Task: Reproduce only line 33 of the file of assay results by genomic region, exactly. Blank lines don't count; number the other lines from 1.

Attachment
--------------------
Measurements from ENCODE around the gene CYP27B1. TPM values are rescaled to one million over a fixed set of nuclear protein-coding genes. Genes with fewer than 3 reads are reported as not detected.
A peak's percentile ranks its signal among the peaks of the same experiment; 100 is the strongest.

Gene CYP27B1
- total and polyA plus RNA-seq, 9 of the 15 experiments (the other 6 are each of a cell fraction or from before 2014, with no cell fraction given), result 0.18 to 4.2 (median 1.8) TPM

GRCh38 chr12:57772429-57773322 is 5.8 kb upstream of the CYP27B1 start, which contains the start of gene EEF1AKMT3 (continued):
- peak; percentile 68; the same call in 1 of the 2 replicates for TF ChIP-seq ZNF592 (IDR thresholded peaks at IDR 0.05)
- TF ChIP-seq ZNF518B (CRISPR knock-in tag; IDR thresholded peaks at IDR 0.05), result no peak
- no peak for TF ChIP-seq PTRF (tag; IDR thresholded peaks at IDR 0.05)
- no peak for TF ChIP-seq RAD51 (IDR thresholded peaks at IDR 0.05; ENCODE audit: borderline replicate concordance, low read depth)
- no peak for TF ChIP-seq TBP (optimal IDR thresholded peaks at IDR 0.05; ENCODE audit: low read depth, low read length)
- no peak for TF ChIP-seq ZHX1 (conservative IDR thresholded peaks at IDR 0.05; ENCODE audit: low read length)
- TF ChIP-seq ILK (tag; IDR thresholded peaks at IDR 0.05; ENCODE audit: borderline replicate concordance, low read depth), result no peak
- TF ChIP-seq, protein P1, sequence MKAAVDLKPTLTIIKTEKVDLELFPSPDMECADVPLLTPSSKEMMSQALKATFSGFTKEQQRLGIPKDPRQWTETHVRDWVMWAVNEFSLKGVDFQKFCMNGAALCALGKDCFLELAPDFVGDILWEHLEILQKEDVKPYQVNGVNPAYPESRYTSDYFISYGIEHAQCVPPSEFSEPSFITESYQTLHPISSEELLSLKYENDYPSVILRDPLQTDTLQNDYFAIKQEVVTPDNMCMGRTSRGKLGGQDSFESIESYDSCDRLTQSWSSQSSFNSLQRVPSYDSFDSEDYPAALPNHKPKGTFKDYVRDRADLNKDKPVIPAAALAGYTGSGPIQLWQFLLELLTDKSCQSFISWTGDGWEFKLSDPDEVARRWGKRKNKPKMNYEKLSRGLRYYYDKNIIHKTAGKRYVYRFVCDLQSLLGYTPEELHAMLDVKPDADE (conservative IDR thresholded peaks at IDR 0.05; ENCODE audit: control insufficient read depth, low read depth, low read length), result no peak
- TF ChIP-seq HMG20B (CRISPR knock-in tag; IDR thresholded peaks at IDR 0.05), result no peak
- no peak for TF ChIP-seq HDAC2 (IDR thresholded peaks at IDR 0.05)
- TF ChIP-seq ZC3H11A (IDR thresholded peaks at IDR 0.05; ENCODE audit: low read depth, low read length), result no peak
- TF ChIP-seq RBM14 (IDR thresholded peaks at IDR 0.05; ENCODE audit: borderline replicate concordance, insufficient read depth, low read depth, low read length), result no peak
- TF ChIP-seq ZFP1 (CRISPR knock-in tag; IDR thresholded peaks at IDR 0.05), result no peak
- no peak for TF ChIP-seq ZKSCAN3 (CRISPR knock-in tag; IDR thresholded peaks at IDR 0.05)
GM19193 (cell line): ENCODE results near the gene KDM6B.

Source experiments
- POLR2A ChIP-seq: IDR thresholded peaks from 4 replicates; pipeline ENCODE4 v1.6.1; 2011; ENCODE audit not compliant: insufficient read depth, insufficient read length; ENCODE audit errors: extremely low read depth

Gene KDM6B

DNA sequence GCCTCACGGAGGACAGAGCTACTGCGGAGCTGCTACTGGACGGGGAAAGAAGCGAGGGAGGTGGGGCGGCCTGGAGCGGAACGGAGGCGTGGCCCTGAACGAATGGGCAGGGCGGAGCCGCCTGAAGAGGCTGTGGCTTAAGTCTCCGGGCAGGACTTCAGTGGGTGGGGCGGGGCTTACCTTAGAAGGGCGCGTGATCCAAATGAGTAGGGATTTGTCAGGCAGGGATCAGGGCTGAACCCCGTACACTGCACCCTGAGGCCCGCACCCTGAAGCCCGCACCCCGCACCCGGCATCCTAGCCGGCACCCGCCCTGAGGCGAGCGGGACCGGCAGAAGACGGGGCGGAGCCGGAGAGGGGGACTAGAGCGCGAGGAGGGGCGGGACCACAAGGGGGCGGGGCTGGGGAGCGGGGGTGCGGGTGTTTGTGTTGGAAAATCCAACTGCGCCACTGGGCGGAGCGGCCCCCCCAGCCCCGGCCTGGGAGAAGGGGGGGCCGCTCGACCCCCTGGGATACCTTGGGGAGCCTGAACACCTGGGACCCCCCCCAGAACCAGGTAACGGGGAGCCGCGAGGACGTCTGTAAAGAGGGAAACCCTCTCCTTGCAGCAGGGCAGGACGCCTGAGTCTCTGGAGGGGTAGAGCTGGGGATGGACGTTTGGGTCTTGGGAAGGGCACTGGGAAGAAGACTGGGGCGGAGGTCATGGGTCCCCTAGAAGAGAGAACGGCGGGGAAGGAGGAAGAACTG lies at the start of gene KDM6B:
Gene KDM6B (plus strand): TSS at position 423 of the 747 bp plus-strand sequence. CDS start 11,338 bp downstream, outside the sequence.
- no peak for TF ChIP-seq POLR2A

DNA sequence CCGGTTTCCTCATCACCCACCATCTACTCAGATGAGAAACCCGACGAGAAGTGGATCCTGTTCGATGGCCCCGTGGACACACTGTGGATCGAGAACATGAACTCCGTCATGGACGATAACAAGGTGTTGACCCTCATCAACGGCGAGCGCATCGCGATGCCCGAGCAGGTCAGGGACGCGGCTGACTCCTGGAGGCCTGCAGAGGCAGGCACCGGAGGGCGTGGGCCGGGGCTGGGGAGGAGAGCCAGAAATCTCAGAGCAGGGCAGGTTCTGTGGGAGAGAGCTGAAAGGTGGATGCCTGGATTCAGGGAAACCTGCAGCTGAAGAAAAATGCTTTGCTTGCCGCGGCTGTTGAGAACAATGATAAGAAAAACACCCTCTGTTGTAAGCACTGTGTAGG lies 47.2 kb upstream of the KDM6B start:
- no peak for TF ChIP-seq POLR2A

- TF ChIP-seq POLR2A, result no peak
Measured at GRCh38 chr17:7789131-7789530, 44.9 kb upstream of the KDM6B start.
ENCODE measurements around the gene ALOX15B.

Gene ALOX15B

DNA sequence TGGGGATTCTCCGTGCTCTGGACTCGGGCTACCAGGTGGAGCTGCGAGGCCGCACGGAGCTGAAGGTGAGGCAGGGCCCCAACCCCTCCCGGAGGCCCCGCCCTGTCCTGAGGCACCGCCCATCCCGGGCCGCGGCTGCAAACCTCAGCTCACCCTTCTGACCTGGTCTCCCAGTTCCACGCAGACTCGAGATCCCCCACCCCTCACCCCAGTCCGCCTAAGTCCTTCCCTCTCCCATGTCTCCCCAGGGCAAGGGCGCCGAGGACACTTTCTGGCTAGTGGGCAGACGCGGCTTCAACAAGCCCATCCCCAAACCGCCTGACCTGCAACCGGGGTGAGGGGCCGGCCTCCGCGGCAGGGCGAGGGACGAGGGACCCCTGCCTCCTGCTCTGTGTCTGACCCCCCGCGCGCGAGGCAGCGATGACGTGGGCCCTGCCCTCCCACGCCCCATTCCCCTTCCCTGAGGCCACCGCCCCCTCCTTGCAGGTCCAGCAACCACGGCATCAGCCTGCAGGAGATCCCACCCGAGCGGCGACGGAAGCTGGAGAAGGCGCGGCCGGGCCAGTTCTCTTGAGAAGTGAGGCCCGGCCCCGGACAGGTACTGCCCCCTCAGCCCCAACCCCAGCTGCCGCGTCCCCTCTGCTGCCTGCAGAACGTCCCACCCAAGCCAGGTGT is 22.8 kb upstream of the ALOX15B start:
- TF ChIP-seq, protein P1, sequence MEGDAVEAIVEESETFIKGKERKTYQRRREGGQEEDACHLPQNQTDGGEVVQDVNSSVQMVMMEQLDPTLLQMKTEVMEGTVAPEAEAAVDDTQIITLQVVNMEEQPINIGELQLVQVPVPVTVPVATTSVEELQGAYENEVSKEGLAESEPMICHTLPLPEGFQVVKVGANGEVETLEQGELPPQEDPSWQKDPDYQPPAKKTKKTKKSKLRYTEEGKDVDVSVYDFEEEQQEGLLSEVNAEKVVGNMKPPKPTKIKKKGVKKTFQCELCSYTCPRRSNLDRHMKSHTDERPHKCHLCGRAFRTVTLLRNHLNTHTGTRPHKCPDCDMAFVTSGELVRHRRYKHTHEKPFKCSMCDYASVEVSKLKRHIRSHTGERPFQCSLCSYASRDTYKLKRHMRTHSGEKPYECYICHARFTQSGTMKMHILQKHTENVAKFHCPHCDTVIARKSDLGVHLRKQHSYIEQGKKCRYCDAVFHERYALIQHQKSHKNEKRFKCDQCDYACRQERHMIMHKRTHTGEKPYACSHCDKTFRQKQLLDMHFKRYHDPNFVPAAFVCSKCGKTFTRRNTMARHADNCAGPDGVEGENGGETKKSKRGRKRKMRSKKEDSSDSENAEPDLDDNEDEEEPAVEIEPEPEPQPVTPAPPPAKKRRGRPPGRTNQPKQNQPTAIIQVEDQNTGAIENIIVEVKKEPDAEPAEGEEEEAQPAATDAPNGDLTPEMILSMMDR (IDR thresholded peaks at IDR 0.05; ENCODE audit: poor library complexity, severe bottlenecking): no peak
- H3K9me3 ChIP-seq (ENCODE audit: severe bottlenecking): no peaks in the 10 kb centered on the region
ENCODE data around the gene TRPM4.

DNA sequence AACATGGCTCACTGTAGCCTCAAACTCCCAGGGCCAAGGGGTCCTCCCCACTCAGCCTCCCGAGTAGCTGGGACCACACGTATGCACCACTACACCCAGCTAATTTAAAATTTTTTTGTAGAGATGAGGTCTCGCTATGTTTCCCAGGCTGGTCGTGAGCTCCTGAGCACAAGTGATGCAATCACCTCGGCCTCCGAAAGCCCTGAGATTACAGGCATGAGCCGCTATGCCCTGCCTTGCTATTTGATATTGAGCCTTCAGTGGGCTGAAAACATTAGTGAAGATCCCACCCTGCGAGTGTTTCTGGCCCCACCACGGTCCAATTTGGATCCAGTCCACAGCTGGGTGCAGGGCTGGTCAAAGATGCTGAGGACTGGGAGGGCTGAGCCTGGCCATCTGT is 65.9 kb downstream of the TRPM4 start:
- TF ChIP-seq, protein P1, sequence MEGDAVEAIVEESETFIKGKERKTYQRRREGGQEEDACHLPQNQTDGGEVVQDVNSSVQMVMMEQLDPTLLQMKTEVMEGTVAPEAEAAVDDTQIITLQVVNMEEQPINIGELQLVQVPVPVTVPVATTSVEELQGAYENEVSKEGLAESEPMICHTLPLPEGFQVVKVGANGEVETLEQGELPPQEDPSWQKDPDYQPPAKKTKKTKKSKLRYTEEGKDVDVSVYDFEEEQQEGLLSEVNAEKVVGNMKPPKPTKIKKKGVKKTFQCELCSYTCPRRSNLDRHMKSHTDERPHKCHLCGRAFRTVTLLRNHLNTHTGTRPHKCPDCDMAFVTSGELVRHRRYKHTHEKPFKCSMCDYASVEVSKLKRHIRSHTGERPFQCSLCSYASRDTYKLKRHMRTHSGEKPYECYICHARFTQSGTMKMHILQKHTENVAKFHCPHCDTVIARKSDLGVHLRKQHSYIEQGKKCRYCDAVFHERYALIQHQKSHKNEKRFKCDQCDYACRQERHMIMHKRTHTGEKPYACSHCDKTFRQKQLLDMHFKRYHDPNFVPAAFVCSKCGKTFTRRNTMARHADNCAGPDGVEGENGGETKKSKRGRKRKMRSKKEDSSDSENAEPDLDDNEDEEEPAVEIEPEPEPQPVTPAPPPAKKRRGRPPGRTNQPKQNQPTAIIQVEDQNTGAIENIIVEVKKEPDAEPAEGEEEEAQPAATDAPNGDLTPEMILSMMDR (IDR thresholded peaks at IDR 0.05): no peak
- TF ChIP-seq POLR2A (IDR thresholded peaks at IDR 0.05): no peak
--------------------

DNA sequence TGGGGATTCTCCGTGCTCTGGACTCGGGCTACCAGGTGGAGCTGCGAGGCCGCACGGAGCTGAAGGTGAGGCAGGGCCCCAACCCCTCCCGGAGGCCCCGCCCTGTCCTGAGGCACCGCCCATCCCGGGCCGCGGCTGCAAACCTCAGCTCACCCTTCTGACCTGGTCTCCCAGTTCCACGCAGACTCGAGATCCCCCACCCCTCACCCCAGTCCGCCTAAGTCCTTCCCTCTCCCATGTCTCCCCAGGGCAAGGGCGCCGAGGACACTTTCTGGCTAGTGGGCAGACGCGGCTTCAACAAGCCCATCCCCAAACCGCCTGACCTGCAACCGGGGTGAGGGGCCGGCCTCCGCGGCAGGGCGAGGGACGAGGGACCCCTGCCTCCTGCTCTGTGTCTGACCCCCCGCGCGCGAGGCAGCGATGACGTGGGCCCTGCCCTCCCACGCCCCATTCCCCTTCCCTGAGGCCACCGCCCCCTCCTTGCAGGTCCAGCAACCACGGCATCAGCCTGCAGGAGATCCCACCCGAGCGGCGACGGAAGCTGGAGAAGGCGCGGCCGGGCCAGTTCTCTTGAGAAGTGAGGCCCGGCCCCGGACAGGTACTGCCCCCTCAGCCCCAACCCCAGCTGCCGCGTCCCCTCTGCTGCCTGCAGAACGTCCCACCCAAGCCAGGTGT is 22.8 kb upstream of the ALOX15B start: